Spirit North: Indigenous Community Engagement

Spirit North has been successfully developing and running activity-based health and wellness programs for Indigenous communities in Canada for several years. With rapid growth in 2018-2019, they looked to strengthen their community engagement and cultural understanding to ensure that their program development was sustainable in the long term by local community leadership. In the spring of 2018 they asked Tacit Design Strategy to help them build this initiative through a series of community-led co-creation workshops that reflected local needs. As a result, Jonathan Aitken from Tacit Design Strategy travelled with Spirit North to schools at 11 Indigenous communities in Manitoba, Saskatchewan, and British Columbia. Over 600 school staff, students and community members contributed their knowledge to help Spirit North build localized, culturally appropriate programming for their school.

What we did

Our primary focus was applying human-centred design techniques to create a space where a deep understanding of all the stakeholders in this complex problem space could be gained. This approach leveraged open-ended activities to encourage small groups to take an active role in designing and developing local health and wellness programming.

Why we did it this way

As a key technique, we developed custom co-creation activities for different age groups. These activities differ from traditional knowledge gathering techniques in several important ways:

  • They are activity based. Instead of simply asking participants what they might think, they are instead invited to explore a theme through a creative activity. This allows for a much richer exploration of ideas than a traditional question and answer discussion.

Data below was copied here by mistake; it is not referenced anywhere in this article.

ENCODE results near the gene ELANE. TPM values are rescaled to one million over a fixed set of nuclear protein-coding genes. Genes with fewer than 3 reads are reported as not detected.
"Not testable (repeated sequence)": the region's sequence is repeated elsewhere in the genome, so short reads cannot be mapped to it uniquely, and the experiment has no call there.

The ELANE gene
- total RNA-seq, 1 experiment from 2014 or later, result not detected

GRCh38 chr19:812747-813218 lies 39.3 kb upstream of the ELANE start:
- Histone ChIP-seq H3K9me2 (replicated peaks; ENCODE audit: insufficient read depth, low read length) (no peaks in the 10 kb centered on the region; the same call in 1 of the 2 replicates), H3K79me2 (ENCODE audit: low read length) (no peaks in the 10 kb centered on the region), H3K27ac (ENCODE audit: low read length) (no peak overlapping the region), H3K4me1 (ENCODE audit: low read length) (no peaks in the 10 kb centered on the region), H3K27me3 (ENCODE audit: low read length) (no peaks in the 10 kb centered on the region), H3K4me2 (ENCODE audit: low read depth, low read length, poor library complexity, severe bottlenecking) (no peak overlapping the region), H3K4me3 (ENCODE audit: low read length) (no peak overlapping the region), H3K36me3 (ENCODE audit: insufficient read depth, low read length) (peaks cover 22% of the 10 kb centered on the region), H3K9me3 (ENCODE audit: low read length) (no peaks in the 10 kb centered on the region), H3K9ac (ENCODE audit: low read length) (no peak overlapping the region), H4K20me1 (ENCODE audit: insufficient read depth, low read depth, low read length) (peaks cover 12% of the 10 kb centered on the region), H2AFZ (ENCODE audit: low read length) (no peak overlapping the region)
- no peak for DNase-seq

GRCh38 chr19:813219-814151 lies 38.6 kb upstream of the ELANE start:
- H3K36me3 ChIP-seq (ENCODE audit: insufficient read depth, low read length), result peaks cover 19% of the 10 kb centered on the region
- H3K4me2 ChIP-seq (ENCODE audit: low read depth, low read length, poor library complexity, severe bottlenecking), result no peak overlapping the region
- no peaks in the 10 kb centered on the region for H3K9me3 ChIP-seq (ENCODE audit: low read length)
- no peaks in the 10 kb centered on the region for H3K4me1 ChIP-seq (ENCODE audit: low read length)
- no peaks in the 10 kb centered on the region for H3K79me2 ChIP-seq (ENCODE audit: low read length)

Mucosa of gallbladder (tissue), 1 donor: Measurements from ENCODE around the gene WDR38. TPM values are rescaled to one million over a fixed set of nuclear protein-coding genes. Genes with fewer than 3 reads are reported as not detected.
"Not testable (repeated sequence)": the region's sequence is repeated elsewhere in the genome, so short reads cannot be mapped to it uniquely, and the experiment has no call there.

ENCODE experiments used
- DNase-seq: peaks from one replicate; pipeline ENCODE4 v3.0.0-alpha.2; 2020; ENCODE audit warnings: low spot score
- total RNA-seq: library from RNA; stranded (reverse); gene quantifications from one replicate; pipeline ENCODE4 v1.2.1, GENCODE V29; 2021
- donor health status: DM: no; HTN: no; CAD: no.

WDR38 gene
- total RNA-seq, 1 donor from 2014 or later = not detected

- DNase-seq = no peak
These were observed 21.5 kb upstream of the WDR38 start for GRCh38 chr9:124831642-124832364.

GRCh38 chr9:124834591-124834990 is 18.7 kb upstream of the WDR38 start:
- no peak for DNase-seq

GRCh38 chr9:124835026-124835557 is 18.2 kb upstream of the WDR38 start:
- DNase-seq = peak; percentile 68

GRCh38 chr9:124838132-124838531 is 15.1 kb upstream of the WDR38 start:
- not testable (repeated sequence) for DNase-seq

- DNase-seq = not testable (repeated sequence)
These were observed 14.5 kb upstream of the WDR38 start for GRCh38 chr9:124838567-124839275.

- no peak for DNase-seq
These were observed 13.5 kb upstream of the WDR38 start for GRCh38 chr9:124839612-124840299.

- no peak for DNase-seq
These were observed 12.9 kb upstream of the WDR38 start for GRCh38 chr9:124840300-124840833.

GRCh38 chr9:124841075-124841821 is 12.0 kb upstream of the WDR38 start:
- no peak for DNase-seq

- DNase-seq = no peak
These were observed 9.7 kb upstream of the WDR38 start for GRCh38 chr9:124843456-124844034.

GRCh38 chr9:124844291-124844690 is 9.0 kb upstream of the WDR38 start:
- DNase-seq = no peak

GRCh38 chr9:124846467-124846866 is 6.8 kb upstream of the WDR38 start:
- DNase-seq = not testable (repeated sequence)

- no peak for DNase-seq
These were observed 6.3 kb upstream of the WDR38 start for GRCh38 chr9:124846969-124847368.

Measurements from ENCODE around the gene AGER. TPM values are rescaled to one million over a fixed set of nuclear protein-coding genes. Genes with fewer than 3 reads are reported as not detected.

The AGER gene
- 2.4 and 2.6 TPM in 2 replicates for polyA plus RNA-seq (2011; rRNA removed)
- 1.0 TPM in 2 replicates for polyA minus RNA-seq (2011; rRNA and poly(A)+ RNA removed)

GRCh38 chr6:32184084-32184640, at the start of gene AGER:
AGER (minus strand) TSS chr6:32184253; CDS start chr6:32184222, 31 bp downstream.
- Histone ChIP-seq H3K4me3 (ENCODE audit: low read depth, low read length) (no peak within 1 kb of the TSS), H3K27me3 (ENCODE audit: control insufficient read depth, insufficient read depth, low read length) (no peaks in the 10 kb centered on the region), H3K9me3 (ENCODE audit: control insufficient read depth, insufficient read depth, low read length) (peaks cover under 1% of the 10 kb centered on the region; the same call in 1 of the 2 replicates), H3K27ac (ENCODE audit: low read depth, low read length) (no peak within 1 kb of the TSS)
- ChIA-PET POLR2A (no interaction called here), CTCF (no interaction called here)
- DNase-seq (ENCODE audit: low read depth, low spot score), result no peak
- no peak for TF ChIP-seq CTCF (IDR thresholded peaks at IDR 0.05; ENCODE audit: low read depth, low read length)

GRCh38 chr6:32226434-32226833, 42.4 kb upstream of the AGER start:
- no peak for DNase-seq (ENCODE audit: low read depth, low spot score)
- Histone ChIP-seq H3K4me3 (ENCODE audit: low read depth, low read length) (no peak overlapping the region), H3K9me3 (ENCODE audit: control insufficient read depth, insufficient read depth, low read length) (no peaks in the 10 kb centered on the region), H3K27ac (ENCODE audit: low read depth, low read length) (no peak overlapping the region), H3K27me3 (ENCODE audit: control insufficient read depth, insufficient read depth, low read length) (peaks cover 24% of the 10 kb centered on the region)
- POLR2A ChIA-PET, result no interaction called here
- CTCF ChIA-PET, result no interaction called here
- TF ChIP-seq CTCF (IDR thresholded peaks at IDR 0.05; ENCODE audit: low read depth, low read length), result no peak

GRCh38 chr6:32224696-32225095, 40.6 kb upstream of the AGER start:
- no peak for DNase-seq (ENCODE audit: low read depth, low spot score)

• They are open-ended. Rather than assigning specific questions, we provide a more inclusive space for participants to share their intuition, their context.
  • They are focused towards actionable outcomes. Co-creation is a form of action research and is by definition intended to facilitate change. The activities are therefore created to provide facilitators with specific knowledge that can be applied directly to undertaking such change.
  • They respect the knowledge of the participants and include them in the design process.

How we did it

Accompanying Spirit North, we visited 11 remote community schools. At each school we met with small groups of students, teachers, school staff, and local community members. Separate activities were developed for each group, and a total of over 600 people participated. Results were highly complex—an affinity mapping process was used to make sense of the data. As common themes emerged, Tacit was able to focus results towards identifying several key opportunities for the client.

Developing a “Toolkit”

An important part of this project was in developing a system that Spirit North could take forward on their own, building co-creation into part of their overall workflow. To ensure they would be able to do this, Tacit developed a toolkit that allowed facilitators to create materials and run workshops without relying on an outside contractor. Files for all creative activities were provided as PDFs and uploaded for easy printing locally. A complete guide explained the basics of co-creative engagement and how to run an effective session.

Delivering the results

Making sense of such a large complex project for a client is always difficult. In this case we distilled the results of 66 activities into a series of final reports that summarized the findings in a clear and accessible manner. But we also extended our deliverables into a carefully crafted set of actionable recommendations that Spirit North would be able to apply to its rapidly expanding programs. Additionally, we engaged the full Spirit North staff in two weekend workshops to train them in use of the toolkit, demonstrate what we learned, and probe for their own ideas for change.

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